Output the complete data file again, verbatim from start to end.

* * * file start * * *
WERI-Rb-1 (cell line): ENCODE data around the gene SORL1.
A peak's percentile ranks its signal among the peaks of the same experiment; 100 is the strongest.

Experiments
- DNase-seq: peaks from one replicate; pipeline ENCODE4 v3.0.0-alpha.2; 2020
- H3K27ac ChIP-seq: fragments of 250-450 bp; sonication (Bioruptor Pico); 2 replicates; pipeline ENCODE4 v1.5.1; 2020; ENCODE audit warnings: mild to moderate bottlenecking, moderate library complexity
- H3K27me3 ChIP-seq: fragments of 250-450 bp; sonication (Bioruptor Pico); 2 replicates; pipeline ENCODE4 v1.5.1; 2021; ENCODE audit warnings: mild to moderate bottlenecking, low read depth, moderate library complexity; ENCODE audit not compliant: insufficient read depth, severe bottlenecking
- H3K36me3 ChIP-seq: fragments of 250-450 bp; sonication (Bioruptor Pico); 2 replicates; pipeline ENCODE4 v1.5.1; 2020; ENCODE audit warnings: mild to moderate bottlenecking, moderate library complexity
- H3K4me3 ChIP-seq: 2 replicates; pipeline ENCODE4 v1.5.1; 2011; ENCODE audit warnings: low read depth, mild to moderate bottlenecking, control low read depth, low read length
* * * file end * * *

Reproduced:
WERI-Rb-1 (cell line): ENCODE data around the gene SORL1.
A peak's percentile ranks its signal among the peaks of the same experiment; 100 is the strongest.

Experiments
- DNase-seq: peaks from one replicate; pipeline ENCODE4 v3.0.0-alpha.2; 2020
- H3K27ac ChIP-seq: fragments of 250-450 bp; sonication (Bioruptor Pico); 2 replicates; pipeline ENCODE4 v1.5.1; 2020; ENCODE audit warnings: mild to moderate bottlenecking, moderate library complexity
- H3K27me3 ChIP-seq: fragments of 250-450 bp; sonication (Bioruptor Pico); 2 replicates; pipeline ENCODE4 v1.5.1; 2021; ENCODE audit warnings: mild to moderate bottlenecking, low read depth, moderate library complexity; ENCODE audit not compliant: insufficient read depth, severe bottlenecking
- H3K36me3 ChIP-seq: fragments of 250-450 bp; sonication (Bioruptor Pico); 2 replicates; pipeline ENCODE4 v1.5.1; 2020; ENCODE audit warnings: mild to moderate bottlenecking, moderate library complexity
- H3K4me3 ChIP-seq: 2 replicates; pipeline ENCODE4 v1.5.1; 2011; ENCODE audit warnings: low read depth, mild to moderate bottlenecking, control low read depth, low read length